The Spark

the Voice of
The Communist League of Revolutionary Workers–Internationalist

“The emancipation of the working class will only be achieved by the working class itself.”
— Karl Marx

Freddie Gray’s Death:
Who is Responsible?

Jul 18, 2016

As we write this article, a fourth officer has gone before the judge.

A young man lay dead a year ago in a Baltimore hospital, one week after his confrontation with Baltimore City police officers. Freddie Gray’s neck was 80% severed from his spine. Doctors said it was equivalent to the trauma of a car crash at high speeds.

By the time Gray and the police van into which he was dragged had reached the local police station, six officers had been involved in his arrest. At no time was Gray restrained by a seat belt. At no time did any of the six officers call for medical help. Yet after a ride of half a mile to the police station, Gray lay unconscious. A week later he was dead.

The trial of the first officer accused ended in a mistrial because the jury was not unanimous on any of the charges – involuntary manslaughter, second degree assault, reckless endangerment, and misconduct.

The second and third officers chose to go on trial before a judge. The judge declared the state did not prove its case of criminal intent. The last three officers are also scheduled for trial this year.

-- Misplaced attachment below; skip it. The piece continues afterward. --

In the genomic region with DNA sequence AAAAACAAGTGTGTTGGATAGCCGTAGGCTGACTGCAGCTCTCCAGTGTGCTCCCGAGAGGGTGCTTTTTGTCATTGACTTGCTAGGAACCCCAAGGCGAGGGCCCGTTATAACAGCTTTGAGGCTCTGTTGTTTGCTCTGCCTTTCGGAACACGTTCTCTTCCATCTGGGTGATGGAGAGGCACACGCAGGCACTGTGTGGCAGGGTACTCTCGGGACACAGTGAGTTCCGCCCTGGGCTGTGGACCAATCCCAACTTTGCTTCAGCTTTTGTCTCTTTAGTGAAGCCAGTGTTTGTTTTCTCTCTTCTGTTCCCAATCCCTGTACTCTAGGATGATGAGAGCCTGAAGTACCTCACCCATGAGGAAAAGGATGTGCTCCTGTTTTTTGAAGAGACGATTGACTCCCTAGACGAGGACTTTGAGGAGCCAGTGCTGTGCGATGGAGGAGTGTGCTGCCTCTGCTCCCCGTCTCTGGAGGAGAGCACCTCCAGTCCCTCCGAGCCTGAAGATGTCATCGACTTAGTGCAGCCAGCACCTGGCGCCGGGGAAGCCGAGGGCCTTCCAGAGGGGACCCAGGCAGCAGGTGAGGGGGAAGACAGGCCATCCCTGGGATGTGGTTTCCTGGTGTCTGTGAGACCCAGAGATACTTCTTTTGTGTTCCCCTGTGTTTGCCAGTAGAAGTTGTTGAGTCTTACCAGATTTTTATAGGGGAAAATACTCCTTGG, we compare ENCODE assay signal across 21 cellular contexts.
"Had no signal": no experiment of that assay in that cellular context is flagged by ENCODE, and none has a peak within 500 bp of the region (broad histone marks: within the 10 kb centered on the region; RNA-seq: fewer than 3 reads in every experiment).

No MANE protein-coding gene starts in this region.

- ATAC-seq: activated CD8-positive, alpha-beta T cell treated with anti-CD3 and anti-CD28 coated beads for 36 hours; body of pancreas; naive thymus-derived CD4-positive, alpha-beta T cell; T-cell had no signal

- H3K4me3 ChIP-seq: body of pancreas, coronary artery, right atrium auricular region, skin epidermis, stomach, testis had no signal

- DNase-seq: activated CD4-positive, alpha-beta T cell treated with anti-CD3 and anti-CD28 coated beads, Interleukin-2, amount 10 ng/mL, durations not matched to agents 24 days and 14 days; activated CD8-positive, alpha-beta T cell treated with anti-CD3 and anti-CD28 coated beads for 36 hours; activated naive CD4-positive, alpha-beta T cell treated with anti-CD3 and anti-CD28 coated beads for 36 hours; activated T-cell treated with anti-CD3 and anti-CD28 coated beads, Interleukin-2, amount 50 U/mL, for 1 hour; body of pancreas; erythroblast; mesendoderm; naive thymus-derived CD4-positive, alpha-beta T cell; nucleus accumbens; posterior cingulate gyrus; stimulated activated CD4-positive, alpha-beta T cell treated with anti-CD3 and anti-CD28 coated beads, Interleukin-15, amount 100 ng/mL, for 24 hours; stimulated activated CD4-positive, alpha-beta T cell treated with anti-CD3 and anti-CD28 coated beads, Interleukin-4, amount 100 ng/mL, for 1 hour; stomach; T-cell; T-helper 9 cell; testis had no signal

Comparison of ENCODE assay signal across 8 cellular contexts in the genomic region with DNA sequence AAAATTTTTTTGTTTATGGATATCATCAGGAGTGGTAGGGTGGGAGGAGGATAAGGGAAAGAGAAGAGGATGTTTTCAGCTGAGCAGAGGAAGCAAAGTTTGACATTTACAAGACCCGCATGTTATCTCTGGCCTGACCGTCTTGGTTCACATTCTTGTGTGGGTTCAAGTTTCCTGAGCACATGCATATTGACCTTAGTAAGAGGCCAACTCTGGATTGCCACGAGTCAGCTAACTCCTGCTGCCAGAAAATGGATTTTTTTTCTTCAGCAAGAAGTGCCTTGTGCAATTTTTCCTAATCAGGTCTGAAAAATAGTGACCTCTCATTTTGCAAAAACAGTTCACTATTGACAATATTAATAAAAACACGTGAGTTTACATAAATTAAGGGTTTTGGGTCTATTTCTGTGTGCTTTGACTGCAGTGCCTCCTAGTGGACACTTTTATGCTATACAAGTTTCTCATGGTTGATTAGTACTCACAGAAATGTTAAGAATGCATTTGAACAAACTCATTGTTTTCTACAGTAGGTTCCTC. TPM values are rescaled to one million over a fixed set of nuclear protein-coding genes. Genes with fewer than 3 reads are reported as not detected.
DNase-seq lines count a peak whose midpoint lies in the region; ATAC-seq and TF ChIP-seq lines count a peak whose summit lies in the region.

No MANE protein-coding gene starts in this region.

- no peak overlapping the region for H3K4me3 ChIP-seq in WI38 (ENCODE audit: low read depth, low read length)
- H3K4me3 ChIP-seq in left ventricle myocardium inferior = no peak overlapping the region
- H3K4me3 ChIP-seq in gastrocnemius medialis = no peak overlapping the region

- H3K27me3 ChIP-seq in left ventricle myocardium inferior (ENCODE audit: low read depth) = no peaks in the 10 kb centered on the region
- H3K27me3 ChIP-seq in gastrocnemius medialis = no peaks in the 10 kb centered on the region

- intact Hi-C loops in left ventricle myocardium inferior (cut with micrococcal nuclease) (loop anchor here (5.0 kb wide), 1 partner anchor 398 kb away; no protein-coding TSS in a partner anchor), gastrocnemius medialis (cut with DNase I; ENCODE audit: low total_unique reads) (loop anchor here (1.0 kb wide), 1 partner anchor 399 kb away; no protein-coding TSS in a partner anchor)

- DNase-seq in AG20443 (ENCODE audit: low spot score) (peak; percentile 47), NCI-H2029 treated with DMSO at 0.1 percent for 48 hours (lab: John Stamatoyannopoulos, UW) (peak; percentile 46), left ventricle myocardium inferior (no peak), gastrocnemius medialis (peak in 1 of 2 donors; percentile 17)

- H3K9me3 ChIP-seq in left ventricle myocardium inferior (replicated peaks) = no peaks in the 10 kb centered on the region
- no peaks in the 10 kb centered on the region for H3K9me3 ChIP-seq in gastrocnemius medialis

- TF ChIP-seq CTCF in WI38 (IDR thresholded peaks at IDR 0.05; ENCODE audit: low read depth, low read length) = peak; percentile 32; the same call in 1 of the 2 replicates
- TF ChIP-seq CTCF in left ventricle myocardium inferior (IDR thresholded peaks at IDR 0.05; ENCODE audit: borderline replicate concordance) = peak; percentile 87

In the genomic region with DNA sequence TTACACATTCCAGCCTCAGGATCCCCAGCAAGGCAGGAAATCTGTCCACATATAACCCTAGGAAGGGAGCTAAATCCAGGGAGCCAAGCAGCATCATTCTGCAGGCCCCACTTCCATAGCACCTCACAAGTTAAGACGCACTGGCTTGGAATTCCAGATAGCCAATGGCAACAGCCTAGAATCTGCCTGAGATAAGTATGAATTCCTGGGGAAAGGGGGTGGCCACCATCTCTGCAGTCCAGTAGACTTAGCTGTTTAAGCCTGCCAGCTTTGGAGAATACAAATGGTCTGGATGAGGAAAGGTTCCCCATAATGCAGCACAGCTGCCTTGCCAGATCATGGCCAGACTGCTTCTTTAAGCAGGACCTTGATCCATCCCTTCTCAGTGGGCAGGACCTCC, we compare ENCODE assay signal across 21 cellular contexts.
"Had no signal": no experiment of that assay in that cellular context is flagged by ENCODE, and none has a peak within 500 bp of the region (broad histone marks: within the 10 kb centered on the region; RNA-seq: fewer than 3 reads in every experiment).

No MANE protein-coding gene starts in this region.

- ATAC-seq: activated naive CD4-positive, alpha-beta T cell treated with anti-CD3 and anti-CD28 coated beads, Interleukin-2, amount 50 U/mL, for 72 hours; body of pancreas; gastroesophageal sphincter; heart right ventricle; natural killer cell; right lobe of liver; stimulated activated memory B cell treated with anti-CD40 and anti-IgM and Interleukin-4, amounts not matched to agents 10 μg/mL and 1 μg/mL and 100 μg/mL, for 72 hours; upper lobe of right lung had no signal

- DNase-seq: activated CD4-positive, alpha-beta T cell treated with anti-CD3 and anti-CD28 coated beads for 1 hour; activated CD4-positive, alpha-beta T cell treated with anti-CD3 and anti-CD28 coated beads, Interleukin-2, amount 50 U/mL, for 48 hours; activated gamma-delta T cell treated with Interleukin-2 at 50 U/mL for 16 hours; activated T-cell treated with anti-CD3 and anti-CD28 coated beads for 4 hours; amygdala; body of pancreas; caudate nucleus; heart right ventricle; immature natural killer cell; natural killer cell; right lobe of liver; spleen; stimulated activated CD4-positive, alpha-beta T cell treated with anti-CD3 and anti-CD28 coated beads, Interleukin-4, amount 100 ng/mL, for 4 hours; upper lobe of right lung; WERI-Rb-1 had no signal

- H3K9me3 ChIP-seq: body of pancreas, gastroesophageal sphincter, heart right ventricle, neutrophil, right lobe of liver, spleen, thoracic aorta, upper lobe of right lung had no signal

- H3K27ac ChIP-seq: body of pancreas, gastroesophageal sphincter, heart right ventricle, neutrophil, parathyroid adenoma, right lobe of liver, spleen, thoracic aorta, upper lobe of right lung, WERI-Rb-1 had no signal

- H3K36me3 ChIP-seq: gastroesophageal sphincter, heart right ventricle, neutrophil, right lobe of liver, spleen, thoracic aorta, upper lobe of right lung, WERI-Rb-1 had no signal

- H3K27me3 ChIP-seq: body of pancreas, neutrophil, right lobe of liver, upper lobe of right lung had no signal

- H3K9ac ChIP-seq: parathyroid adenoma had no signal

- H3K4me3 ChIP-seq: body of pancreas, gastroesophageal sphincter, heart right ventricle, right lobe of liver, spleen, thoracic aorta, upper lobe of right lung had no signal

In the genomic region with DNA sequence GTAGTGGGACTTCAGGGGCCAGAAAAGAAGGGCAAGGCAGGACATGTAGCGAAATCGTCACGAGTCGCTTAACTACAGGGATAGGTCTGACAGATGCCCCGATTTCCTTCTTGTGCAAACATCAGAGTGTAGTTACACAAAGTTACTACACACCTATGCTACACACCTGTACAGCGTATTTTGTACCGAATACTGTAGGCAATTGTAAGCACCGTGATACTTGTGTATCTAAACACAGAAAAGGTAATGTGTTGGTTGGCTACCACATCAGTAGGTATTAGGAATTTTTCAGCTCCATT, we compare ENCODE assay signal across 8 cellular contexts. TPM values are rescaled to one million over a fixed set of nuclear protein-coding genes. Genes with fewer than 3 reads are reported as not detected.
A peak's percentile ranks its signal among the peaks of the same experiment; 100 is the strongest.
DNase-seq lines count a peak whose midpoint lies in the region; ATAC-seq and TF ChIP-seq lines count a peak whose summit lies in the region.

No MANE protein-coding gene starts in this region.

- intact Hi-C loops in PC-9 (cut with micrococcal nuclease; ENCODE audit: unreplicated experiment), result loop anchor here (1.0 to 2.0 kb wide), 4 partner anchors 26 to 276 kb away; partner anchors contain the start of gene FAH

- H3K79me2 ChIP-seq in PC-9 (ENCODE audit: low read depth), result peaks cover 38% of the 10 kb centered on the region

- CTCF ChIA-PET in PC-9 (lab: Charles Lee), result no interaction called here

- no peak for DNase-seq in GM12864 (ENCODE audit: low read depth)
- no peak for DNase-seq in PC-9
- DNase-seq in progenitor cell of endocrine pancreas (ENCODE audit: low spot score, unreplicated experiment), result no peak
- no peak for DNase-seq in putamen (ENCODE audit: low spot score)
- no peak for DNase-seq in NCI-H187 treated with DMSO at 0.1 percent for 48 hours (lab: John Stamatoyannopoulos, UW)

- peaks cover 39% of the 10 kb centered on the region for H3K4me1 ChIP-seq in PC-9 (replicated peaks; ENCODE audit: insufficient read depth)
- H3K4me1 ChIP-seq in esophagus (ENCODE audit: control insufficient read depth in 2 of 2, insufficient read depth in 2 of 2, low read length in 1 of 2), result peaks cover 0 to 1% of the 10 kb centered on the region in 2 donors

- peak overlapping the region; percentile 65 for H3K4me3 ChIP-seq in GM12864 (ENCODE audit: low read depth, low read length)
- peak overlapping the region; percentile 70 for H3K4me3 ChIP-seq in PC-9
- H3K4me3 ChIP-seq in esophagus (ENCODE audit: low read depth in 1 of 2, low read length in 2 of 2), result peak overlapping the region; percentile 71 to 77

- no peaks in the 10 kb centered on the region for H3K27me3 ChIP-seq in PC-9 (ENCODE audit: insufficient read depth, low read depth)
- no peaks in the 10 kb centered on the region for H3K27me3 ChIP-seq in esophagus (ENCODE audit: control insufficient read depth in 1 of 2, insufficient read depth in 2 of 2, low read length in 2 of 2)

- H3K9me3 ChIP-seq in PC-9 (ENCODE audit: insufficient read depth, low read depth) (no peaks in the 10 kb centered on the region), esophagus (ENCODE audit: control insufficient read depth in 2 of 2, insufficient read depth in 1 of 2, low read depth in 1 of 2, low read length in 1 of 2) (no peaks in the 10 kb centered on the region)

How could a man who had done nothing die in police custody and yet no one has yet been held responsible for his death? Six officers were involved, all supposedly trained in methods to arrest people without killing them, yet no one is accountable, and the first three to go on trial weren’t convicted on any count so far.

It happens too often in this society, a society in which most young black men are considered criminals almost from the moment they are born, whether or not they ever commit the slightest wrong-doing. This society imprisons the largest number of humans of any country throughout the world. It is a society that condemns part of its population to a life of poverty. It condemns part of its population to a life without education, without skills or job training to make possible a better life. And it is a society that cannot provide decent-paying jobs for all who want to work, even though enormous amounts of work need to be done throughout the country.

In the end, a Baltimore lawyer long known for his civil rights efforts may have put it best. He said Freddie Gray was a victim of “walking, driving, breathing and living while black.”

And for that “crime,” Gray was condemned to die by six murderous so-called “officers of the law.”